More DropBox Security Issues- Lawyers Beware

We have previous cautioned lawyers regarding the dangers of the use of DropBox for the storage of confidential information.′

Now DropBox has reported another security glitch in which in password used would allow access to any file.

We reiterate our recommendation of SpiderOak as a more secure alternative to DropBox for lawyers.

SpiderOak Appears to be More Secure Alternative to DropBox for Lawyers

[DISCLOSURE-- I was so impressed with SpiderOak that I have agreed to feature a SpiderOak banner on my blog site.  If you open an account through a link on my site for a free or paid account, I will receive some nominal compensation to help defray the costs of software testing.]

In earlier articles, I have discussed the utility of DropBox to allow shared file access between traditional desktop/laptop computers, Smartphones, iPads and other tablets.  In fact, it was on my top ten apps list.   However, recent revelations of previously undisclosed security issues with DropBox have caused us to reevaluate its appropriateness for the transmission of confidential information by lawyers. See

One concern is the revelation that the data transferred and/or stored in DropBox is accessible to DropBox employees despite earlier representations by the company that it was not.  This breach of trust was compounded by modifications to the DropBox Terms of Service to the point that they provide little if any assurance that the confidentiality of the documents transmitted by or stored in DropBox will be maintained sufficient to preserve the attorney client privilege.

 Through my research for a DropBox alternative, I discovered SpiderOak.  SpiderOak combines a suite of services into one consolidated tool – not only does it allow free sharing of files between devices and file storage like DropBox, but it also supports online backup, file synchronization and remote access.   However, most important for my purposes is SpiderOak’s  “zero-knowledge privacy policy” which it represents involves encryption of the data uploaded  with a password that is not accessible to SpiderOak personnel.  In other words, SpiderOak personnel cannot access your data.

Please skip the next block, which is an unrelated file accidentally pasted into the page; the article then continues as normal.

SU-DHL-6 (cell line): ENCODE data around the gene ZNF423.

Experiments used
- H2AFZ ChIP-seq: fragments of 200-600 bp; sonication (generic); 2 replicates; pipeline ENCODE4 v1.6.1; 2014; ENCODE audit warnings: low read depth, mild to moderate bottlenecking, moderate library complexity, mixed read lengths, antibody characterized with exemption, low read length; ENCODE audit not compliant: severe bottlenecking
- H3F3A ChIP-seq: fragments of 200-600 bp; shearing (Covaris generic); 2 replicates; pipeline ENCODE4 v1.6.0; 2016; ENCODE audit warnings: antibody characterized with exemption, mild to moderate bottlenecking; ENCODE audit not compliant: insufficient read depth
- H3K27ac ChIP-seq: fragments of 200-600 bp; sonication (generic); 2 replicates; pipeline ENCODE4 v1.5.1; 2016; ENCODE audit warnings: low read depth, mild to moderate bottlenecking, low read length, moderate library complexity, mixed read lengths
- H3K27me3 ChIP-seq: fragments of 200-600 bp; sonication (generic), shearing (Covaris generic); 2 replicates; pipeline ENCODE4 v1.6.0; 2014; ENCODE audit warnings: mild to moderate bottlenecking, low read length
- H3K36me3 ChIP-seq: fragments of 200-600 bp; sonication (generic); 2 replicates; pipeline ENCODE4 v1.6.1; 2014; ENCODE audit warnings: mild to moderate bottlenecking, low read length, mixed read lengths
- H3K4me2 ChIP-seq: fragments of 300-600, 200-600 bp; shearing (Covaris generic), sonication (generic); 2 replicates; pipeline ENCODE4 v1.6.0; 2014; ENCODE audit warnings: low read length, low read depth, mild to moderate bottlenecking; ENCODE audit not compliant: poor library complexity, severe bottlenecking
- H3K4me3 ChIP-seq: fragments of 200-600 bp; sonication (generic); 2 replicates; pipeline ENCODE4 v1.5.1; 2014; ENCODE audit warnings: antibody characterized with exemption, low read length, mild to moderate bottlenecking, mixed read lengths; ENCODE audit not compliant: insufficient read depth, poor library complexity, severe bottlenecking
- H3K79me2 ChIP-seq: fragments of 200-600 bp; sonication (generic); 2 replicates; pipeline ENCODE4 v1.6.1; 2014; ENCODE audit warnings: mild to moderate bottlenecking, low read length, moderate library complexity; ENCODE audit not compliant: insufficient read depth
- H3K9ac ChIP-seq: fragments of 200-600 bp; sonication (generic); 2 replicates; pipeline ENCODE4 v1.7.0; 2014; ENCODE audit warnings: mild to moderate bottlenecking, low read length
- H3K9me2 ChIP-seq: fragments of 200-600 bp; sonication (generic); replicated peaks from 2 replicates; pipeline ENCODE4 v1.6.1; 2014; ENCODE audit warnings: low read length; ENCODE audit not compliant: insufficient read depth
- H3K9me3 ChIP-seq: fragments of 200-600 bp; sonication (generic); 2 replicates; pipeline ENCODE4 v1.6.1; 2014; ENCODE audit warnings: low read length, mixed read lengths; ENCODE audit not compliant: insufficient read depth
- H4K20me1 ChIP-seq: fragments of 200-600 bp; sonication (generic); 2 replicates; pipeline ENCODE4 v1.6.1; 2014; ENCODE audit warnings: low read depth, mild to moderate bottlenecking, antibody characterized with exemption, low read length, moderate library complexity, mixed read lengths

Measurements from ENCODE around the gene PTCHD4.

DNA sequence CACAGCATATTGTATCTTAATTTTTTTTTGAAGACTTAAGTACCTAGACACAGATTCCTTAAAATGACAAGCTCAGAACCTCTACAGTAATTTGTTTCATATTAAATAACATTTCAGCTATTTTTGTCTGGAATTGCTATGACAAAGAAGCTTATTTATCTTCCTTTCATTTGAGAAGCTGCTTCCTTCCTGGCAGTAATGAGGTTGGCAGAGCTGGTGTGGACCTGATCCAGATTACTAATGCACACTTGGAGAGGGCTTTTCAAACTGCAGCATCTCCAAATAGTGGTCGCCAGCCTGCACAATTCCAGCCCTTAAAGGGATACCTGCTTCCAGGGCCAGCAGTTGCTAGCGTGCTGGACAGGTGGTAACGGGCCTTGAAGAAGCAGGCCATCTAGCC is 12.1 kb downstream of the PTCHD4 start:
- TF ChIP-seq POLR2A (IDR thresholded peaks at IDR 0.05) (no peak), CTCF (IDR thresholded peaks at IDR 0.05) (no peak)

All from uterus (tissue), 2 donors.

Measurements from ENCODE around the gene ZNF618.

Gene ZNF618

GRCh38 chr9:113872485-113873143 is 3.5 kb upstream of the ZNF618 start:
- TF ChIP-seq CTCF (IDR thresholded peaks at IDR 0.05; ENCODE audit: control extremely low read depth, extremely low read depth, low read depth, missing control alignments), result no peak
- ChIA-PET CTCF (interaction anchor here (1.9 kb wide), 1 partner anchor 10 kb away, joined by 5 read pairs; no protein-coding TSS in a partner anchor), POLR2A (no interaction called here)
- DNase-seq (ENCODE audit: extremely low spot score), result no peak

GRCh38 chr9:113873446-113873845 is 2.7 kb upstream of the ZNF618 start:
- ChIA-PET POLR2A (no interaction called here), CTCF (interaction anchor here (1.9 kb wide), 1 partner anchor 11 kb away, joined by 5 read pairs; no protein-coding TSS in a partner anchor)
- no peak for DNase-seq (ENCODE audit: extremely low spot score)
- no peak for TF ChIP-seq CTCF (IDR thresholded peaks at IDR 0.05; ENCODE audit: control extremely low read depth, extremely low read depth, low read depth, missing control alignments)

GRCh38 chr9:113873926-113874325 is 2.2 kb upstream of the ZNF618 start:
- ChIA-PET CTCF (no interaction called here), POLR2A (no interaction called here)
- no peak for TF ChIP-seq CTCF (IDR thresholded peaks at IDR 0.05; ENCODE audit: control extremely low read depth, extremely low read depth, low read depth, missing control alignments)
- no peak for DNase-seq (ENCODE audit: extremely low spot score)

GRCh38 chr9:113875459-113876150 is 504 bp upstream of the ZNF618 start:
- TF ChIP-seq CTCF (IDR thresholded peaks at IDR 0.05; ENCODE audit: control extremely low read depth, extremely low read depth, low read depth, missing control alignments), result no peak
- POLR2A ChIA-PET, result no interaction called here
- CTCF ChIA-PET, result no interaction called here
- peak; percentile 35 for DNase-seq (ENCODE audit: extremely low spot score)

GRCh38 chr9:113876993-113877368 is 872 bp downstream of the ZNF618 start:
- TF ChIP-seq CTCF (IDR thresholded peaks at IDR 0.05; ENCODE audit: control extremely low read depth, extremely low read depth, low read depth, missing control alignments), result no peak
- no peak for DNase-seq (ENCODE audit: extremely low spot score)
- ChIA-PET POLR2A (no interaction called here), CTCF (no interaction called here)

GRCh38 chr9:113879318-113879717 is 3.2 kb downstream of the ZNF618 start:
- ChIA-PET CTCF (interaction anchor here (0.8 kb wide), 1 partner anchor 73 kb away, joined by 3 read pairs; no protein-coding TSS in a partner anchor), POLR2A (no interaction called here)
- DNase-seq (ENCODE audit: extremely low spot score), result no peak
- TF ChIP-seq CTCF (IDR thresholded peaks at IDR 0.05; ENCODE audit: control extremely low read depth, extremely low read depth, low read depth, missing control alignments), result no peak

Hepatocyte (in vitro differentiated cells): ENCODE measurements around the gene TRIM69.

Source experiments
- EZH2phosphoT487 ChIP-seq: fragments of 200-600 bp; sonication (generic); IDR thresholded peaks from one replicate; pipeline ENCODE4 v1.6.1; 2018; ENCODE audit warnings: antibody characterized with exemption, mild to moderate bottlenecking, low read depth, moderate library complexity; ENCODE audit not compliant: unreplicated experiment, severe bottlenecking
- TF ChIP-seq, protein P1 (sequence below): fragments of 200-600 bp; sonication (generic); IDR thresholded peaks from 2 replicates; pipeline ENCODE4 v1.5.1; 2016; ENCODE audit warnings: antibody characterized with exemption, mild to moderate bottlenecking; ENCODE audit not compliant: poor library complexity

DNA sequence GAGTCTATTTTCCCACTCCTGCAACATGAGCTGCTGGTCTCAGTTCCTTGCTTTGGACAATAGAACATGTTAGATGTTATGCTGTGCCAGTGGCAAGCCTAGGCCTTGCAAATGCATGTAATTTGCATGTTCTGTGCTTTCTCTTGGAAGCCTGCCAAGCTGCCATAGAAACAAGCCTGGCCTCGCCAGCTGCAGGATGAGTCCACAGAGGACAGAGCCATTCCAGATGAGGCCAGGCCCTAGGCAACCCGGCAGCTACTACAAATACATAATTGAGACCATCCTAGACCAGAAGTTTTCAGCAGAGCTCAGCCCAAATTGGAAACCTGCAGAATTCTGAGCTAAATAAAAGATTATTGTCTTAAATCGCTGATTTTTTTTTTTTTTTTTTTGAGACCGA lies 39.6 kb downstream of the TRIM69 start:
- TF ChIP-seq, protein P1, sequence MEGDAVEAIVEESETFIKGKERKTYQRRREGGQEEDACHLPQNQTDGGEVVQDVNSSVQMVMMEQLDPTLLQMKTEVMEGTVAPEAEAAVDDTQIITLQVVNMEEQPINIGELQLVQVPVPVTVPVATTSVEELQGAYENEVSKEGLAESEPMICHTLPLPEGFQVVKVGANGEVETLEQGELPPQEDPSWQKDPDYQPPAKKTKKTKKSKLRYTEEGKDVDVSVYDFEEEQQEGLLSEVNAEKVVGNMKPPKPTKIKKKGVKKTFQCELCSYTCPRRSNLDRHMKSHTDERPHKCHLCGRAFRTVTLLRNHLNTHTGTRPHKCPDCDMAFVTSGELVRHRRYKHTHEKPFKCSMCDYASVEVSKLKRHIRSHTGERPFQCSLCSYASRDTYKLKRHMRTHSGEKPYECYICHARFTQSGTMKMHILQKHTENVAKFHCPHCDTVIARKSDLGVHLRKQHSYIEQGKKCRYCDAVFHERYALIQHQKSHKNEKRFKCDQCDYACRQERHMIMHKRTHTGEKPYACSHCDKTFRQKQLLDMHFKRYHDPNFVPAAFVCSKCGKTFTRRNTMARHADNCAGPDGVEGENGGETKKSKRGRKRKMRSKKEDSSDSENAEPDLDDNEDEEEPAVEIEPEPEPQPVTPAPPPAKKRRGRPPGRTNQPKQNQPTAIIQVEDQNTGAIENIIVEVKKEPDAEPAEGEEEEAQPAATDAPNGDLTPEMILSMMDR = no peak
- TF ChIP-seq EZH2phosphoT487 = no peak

I have found SpiderOak to be easy to install and use, although its greater functionality makes it slightly more complex than DropBox to set-up.  There is a good video on the Web site that walks you through the process.

Like Dropbox, a user can store/transfer up to 2GB of data free, and has the option of purchasing additional storage capacity. The SpiderOak application is free at the App Store and is available for the iPad, iPhone and iPod Touch.  The following link will take you to the SpiderOak web site where more information and down load files for PC and Mac are available:

If you give SpiderOak a try, let me know what you think about it. Bottom-line: In my opinion, it provides more functionality and more security than DropBox, and therefore is a better choice of lawyers.

Hytech Lawyer Updates Recommendation as to Best Application for Taking Handwritten Notes on iPad

As will be discussed in my next blog post, my goal is to move toward an always accessible electronic litigation file and a virtually paperless office.   However, the reality is that I still find the need to take old fashioned handwritten notes in depositions, meetings, interviews and fact finding situations.  While in theory I could take notes on my laptop, I find that taking handwritten notes is less distracting than typing and creates less of a barrier between myself and the person(s) with whom I am interacting.  Unfortunately, use of the traditional yellow legal pad tends to result in banker’s boxes full of half used pads that are relatively inaccessible, unorganized, unsearchable, and therefore relatively useless. 

For iPad users, an alternative to the yellow lgal pad is the use one of the many note taking applications on the market that allow the creation and storage of electronic notes.    I have spent much time hands on time with the top selling programs to determine which of the hand note-taking applications fit best in my practice.  I have used the following note-taking applications:  Note Taker HD, Notes Plus, UPAD, PaperDesk, PhatPad and of course, Penultimate, the previous Hytech Lawyer recommended application.

Penultimate is now our clear # 2 choice.  Our new top choice is  UPAD (App Store $4.99).  Having used the application regularly for the past two months, I have found UPAD to be the most user friendly and intuitive of the tablet handwriting note taking programs.  It has many paper choices, allows creation of multiple folders, the addition of typewritten text (to allow searching) and permits sharing of files via printing or email as a PDF.  There is currently no direct Dropbox integration (I am sure this must be in the works), but you can use Dropbox indirectly by opening PDF notes with Goodreader and then accessing Dropbox.